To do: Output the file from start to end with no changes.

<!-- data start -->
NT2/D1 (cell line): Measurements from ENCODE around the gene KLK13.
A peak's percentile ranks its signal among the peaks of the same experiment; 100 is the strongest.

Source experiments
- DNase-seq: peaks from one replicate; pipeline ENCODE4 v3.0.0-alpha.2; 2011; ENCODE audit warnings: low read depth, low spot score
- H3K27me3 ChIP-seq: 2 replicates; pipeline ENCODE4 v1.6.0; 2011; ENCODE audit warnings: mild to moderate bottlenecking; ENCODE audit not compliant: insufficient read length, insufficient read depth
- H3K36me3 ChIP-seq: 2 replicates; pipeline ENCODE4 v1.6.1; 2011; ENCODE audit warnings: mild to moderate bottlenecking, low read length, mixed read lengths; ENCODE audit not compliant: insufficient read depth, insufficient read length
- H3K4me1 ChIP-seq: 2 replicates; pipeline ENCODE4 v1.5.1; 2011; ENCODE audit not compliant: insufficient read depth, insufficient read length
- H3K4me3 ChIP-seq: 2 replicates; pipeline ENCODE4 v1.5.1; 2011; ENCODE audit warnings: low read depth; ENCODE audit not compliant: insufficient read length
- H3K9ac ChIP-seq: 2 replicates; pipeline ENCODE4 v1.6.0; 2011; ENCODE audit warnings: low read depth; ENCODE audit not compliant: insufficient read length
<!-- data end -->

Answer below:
NT2/D1 (cell line): Measurements from ENCODE around the gene KLK13.
A peak's percentile ranks its signal among the peaks of the same experiment; 100 is the strongest.

Source experiments
- DNase-seq: peaks from one replicate; pipeline ENCODE4 v3.0.0-alpha.2; 2011; ENCODE audit warnings: low read depth, low spot score
- H3K27me3 ChIP-seq: 2 replicates; pipeline ENCODE4 v1.6.0; 2011; ENCODE audit warnings: mild to moderate bottlenecking; ENCODE audit not compliant: insufficient read length, insufficient read depth
- H3K36me3 ChIP-seq: 2 replicates; pipeline ENCODE4 v1.6.1; 2011; ENCODE audit warnings: mild to moderate bottlenecking, low read length, mixed read lengths; ENCODE audit not compliant: insufficient read depth, insufficient read length
- H3K4me1 ChIP-seq: 2 replicates; pipeline ENCODE4 v1.5.1; 2011; ENCODE audit not compliant: insufficient read depth, insufficient read length
- H3K4me3 ChIP-seq: 2 replicates; pipeline ENCODE4 v1.5.1; 2011; ENCODE audit warnings: low read depth; ENCODE audit not compliant: insufficient read length
- H3K9ac ChIP-seq: 2 replicates; pipeline ENCODE4 v1.6.0; 2011; ENCODE audit warnings: low read depth; ENCODE audit not compliant: insufficient read length